Intellectual Property

Knowing Your Intellectual Property Rights

Posted on September 29, 2013 ยท Posted in Inspiration

Intellectual property rights around digital design by its very nature is a subjective and occasionally divisive issue.

One designer’s idea of great design can be completely different to another person’s. So who is right? There is no definitive answer, but the fact that one design is more popular than another make it a better design? If a design is copied, or inspires similar output, does that make it a good design?

The answer in my opinion would have to be yes. Remember when Apple first released it’s all white, shiny button website back in 2001? there were hundreds of copycat websites, inspiring (or is that influencing?) designers to adopt more of Apple’s design ethos.

In one way Apple should be flattered that they inspired a generation of designers. on the flip side they don’t want anyone abusing their intellectual property. Where this becomes an issue is where the lines are blurred. the law goes some way to protecting designers, but what and who exactly does the law protect?

Taking a look at who, and without taking sides, it is rare to see an individual seeking compensation from larger businesses and corporations for design infringement. The opposite scenario is more likely. Why? Businesses typically have more to protect, as they have an recognised brand. they will have an army of designers spending hours/weeks/months creating a design – well, this is what they will tell you. typically, individuals don’t have the financial clout to pursue claims.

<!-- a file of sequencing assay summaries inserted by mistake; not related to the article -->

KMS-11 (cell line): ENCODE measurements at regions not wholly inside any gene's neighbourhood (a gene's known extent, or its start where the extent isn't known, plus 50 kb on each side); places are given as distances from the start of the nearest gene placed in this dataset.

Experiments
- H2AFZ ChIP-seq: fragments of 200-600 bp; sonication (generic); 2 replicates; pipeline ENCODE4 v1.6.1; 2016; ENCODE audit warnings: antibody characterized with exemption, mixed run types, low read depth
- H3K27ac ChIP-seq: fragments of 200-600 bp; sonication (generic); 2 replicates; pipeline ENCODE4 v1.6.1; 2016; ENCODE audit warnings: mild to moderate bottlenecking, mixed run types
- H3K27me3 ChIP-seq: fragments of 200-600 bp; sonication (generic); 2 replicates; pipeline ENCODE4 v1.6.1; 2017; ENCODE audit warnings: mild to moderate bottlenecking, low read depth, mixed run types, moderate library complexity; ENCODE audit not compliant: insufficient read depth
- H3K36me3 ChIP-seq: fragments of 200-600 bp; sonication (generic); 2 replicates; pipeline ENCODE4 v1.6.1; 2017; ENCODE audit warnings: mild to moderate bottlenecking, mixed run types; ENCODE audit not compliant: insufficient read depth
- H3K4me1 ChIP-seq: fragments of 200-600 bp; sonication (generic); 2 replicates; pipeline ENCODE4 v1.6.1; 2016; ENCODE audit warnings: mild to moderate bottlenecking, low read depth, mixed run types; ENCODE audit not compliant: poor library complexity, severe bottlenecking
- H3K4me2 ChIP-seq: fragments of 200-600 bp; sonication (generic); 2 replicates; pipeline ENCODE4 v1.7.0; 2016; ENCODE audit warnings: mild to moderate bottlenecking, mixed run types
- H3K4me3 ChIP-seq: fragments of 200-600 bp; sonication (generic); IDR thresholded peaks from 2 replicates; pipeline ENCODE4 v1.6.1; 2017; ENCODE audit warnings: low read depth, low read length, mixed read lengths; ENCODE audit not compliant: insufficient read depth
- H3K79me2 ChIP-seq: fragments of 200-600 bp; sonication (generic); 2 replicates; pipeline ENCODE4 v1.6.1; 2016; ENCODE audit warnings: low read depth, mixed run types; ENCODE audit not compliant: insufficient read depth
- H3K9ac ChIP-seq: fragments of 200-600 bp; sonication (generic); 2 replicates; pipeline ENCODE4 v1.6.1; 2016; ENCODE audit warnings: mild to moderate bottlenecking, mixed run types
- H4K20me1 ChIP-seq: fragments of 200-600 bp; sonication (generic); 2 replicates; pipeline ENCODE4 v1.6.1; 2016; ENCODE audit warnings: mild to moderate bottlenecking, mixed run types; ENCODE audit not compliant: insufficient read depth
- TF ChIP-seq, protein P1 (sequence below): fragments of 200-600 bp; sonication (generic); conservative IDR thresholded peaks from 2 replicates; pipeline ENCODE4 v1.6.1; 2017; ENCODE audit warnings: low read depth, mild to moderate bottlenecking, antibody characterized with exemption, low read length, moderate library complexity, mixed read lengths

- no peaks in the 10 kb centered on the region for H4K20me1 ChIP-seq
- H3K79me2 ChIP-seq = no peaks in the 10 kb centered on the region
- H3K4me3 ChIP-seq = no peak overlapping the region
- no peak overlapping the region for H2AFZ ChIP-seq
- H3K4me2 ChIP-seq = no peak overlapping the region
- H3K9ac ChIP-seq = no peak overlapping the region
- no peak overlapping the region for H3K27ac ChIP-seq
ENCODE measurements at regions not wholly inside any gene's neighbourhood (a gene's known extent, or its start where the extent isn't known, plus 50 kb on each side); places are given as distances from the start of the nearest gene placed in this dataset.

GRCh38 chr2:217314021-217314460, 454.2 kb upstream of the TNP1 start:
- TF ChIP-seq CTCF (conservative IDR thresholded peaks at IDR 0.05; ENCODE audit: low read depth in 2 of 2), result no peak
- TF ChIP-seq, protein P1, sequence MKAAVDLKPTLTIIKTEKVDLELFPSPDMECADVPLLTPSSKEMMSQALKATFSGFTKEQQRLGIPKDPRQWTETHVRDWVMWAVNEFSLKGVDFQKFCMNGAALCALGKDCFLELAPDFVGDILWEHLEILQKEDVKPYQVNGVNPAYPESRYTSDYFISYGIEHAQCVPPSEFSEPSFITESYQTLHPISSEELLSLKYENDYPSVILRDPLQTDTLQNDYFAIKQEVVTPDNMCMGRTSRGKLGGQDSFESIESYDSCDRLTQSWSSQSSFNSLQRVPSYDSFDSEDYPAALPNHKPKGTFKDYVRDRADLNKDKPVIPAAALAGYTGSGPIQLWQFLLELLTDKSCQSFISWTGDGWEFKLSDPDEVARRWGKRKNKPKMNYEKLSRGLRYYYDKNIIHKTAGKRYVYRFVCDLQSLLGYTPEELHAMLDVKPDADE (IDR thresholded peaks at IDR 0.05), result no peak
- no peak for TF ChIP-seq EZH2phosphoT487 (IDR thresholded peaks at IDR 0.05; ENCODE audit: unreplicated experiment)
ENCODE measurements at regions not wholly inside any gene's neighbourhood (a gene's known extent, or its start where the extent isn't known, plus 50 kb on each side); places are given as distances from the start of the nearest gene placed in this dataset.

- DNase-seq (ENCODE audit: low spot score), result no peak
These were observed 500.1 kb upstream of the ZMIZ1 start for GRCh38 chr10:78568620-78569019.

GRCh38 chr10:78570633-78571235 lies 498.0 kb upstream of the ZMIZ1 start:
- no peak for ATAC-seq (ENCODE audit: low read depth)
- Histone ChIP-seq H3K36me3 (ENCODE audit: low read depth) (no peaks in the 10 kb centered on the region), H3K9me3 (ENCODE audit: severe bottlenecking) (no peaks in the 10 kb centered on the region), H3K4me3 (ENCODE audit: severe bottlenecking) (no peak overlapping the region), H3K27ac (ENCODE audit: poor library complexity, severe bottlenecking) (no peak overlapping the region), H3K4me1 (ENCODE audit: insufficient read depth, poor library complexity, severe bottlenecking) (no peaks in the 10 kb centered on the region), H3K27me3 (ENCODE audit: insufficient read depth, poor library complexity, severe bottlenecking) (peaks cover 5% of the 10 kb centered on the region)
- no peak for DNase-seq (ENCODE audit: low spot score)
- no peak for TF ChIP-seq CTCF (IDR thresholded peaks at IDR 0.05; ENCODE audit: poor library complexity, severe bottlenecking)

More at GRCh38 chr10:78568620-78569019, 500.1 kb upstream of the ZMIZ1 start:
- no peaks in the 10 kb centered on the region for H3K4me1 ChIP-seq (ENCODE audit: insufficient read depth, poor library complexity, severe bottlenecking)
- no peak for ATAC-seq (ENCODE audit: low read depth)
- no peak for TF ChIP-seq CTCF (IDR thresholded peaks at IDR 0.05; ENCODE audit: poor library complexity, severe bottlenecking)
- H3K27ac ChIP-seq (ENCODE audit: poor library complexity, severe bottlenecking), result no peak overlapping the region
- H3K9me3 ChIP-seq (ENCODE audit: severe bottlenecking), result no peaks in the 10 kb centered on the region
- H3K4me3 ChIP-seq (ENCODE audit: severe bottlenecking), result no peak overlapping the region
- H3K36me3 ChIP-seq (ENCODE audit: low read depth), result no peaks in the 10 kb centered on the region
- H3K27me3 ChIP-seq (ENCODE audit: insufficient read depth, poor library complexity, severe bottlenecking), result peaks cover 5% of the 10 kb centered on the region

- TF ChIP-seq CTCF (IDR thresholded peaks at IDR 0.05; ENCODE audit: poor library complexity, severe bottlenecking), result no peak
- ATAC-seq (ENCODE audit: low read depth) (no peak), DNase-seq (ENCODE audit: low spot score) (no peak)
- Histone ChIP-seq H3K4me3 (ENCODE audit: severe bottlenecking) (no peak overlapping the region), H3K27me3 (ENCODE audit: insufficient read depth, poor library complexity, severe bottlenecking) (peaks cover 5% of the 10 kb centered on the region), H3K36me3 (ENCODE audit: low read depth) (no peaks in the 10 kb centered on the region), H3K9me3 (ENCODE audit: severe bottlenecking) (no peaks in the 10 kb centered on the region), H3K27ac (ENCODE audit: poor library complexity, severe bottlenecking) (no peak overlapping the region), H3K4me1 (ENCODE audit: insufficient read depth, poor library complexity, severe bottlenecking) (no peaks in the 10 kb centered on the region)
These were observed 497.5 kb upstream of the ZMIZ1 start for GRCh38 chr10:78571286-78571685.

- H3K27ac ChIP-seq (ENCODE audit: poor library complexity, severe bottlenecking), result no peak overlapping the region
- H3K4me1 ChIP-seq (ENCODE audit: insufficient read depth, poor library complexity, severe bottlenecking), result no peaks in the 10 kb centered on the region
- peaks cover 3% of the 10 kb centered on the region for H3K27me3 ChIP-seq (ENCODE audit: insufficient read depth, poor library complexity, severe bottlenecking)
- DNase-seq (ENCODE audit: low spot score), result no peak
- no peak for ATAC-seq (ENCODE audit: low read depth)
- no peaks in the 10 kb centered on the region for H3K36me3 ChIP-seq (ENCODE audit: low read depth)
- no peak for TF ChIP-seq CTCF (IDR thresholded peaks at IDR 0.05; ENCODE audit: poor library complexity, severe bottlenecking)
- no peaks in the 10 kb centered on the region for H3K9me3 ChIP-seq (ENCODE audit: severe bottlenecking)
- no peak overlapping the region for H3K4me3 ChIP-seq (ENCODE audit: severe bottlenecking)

An area that needs serious consideration is how a design is used. Does an individual recreating a design, not for profit, or telling others how to recreate a design infring copyright? Apparently so, an example being a small projected called Popular UIs run by Luke Chesser.

The website demonstrates how to recreate popular User Interfaces (UIs). It doesn’t endorse that designers copy designs, but simple gives guidelines and help to those wanting to learn. MailChimp decided they didn’t like this so they asked Luke to remove any MailChimp related content.

The design community is happy to share, but it seems that the bigger the business, the less likely this is to happen. However, it does raise the question of where does design inspiration come from in the first place? Nothing is original, so where did MailChimp get their inspiration from.